I presented work at the Immunity, Health and the Body Politic symposium. This is (broadly) what I said.
In this presentation I am going to engage Francois Debrix and Alexander D. Barder’s Beyond Biopolitics (2012) to think through the relationship between biopolitics, violence and immunity. Like Debrix and Barder I think there are aspects of contemporary violence that the paradigm of ‘biopolitics’ (which, for the sake of brevity and polemics we’ll have to temporarily assume is a homogenous field, despite its permutations) is unable to account for; in particular, violence at the level of the particular existents who suffer it. However, Debrix and Barder, while wanting to move “beyond” biopolitics, never really leave its framing, and so their analysis repeats an account of violence-power-politics which is powerful in its theorising of populations, dispositifs, forms of governance etc., but routinely subsumes the particular instances of these forms of governance as nothing other than symptoms of wider formations of power or as techniques which account for the operationalisation of dispositifs. Put simply, within the paradigm of biopolitics, violated bodies and persons are first used as proof of the truth of biopolitics. I think this has both theoretical and ethical issues.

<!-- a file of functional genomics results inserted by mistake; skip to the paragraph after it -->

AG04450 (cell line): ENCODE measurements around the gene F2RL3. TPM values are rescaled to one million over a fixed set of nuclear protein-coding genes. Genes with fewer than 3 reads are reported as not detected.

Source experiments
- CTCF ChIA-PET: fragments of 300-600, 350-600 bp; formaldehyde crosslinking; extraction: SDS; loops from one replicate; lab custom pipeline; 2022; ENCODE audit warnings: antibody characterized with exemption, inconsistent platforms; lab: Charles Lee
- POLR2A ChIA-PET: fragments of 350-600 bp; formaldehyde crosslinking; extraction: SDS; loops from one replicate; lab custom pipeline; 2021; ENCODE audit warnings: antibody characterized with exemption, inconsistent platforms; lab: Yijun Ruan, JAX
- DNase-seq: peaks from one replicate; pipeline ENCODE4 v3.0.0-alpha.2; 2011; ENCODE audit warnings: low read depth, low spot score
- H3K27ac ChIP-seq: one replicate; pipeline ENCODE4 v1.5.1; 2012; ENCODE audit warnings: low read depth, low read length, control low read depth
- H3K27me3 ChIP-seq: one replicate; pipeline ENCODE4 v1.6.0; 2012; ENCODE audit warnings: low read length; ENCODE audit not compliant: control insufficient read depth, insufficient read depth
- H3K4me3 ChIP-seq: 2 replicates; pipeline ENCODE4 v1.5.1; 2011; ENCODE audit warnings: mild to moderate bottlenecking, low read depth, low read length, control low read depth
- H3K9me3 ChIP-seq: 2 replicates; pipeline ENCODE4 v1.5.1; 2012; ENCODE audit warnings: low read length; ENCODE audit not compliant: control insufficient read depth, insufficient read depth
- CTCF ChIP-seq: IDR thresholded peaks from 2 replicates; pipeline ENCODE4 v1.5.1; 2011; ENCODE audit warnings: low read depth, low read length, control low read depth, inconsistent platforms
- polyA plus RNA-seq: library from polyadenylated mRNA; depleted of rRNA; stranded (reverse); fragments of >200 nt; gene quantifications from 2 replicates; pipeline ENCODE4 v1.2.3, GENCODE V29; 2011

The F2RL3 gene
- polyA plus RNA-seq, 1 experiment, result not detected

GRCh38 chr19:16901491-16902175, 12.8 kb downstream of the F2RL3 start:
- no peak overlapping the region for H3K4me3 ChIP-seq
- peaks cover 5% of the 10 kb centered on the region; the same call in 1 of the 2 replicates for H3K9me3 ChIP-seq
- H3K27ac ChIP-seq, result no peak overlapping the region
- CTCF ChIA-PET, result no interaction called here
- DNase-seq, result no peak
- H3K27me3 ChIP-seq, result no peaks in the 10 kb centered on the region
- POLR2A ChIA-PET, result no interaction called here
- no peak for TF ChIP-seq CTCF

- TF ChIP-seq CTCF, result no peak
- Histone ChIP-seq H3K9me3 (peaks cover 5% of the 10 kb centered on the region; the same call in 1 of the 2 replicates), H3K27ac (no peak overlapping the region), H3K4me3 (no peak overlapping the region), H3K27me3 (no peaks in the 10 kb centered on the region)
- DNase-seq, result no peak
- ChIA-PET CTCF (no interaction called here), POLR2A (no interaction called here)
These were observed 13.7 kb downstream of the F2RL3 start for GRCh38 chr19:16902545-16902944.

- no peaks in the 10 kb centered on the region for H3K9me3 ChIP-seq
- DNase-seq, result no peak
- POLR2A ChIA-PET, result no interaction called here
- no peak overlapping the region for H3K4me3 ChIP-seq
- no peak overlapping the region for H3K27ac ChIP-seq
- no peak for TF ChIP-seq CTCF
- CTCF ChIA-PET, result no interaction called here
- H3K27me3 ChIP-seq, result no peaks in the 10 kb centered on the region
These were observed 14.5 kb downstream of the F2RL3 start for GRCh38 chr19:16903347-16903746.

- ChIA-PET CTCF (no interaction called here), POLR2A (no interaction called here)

Like Debrix and Barder, what I am sketching here is not a dismissal: biopolitics has, in its various permutations, demonstrated itself as being able to make sense of various forms of contemporary violence in a powerful way. Rather, I simply want to probe the limits of the biopolitical paradigm. How does the form of its deployment emphasise some things and obscure others, or implicitly make some phenomena worthy of attention and others worthless? Again, this aesthetic dimension is not unique to biopolitics: these questions can be asked of any paradigm of thought. But in the context of discussions of immunity, a concept which biopolitics, especially in Esposito’s account, has done much useful work with, it is biopolitics which I will today be thinking about.